The Gladstone Meatworks

By Betty Laver

The Gladstone Meatworks

The opening of the Lakes Creek Meatworks in Rockhampton in 1871 established a market for cattle in the immediate Central Queensland area. The passing by parliament of the Meat and Dairying Encouragement Act was an incentive to those who saw the possibilities of development in the pastoral industry. By the 1890’s the livestock industry in Maryborough investigated the possibility of a meatworks being built in their vicinity but concluded that the river was too shallow for larger ships to navigate. This caused the Wide Bay and Burnett Districts to heartily co-operate with the establishment of a meatworks at Gladstone, led by William Foster McCord of Coonambula (Burnett). (McCord entered parliament in 1896 but died two years later)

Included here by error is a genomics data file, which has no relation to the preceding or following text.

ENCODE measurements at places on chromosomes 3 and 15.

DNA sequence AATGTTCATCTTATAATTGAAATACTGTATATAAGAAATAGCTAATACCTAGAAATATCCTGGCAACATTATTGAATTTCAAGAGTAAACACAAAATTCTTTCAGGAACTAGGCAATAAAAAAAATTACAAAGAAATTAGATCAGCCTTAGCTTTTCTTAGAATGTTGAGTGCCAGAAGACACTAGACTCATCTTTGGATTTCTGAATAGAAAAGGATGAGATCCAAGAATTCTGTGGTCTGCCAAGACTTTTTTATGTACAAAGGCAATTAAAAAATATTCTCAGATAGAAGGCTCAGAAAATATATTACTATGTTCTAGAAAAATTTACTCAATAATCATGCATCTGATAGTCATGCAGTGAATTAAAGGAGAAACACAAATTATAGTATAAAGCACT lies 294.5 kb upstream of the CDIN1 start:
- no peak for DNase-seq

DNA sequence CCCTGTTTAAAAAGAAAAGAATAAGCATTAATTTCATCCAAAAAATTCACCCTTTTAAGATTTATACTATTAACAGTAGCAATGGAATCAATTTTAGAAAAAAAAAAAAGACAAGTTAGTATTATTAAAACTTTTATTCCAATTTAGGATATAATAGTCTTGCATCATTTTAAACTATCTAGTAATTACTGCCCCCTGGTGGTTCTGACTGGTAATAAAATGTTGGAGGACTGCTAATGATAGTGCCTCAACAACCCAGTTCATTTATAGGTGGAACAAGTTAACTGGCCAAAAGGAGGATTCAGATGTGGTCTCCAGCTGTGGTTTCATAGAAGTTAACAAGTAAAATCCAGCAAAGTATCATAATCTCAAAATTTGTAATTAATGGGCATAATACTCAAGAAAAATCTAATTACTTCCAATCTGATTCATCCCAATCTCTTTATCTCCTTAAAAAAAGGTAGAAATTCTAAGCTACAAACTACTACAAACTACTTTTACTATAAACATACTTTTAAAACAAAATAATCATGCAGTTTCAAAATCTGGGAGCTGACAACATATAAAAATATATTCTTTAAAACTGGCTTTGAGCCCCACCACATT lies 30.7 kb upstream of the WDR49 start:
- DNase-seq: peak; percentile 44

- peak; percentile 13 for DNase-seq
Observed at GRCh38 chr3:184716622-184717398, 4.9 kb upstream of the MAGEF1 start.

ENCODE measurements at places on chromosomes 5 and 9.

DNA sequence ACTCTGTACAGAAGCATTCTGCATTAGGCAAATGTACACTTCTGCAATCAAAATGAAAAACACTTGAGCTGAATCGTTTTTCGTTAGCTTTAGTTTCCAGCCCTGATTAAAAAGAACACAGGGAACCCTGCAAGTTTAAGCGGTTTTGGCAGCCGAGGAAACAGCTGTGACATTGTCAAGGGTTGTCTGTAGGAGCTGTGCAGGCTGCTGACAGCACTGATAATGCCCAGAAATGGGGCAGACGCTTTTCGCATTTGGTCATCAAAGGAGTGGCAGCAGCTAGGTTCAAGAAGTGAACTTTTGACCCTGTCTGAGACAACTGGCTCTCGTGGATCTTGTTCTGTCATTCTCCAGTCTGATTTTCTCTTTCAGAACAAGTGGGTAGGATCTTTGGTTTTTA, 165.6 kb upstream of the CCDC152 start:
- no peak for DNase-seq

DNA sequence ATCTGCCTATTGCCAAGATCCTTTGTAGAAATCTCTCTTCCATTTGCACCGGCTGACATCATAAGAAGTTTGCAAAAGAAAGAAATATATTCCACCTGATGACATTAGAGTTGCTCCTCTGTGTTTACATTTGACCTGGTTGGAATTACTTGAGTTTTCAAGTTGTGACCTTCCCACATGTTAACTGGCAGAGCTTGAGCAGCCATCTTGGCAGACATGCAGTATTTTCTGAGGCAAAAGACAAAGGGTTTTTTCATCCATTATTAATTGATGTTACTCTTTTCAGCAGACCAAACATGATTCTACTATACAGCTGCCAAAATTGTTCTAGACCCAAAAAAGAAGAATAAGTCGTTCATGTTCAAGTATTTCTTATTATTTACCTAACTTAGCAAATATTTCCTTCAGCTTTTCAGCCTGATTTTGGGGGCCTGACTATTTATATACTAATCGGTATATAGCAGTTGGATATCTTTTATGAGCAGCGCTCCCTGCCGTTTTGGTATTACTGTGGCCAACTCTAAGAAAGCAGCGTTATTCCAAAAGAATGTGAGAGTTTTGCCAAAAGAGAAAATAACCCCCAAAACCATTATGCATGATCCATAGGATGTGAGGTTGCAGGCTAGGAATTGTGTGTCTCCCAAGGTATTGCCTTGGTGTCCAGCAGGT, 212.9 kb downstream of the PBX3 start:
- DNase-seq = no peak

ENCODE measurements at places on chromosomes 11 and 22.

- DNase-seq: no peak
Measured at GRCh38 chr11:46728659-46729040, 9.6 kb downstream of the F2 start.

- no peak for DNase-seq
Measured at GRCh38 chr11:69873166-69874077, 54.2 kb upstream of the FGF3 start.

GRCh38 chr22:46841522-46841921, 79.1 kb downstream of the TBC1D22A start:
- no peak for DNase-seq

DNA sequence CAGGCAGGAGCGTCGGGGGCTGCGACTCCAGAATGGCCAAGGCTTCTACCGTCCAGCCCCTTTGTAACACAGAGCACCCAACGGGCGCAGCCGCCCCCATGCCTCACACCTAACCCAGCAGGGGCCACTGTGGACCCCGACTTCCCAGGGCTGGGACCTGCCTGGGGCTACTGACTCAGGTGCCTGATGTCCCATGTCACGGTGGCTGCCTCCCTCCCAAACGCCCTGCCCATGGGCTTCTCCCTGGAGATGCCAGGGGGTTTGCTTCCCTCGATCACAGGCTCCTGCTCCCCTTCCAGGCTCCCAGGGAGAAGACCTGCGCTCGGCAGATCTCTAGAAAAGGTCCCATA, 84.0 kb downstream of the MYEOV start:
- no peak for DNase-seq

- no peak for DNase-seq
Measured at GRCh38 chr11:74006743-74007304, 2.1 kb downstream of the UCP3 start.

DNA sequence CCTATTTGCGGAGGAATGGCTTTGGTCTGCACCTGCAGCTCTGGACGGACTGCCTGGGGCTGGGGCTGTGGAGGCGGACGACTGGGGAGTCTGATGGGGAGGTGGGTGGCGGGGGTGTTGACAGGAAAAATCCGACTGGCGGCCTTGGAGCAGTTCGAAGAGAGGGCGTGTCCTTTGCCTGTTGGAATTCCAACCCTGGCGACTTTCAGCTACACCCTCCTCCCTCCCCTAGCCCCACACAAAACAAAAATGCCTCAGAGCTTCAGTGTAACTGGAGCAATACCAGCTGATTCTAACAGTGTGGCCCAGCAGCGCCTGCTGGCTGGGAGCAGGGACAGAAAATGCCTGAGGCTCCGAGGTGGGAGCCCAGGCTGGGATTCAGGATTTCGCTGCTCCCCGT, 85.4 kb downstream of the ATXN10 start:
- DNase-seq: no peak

Soon enterprising men, who were already in favour of a Gladstone meatworks, like William Barker Shaw of Rawbelle (Monto), James Bell of Stowe (Calliope), William Parker Bayne of Riverston (Calliope) and William Wilson Watt, a Gladstone butcher, were quick to capitalise on this undertaking. These men were incorporated as directors and with effective canvassing of the Central Queensland squatters, many of the district cattlemen and local businessmen were amongst the first 300 shareholders to back the venture.

The chosen site for the meatworks was two hundred and two acres at Parsons Point, almost two-mile south east of Auckland Point and the Queensland Government advanced a 22,000-pound loan. Shaw and Bayne travelled to Rockhampton to arrange finances for the erection of the buildings.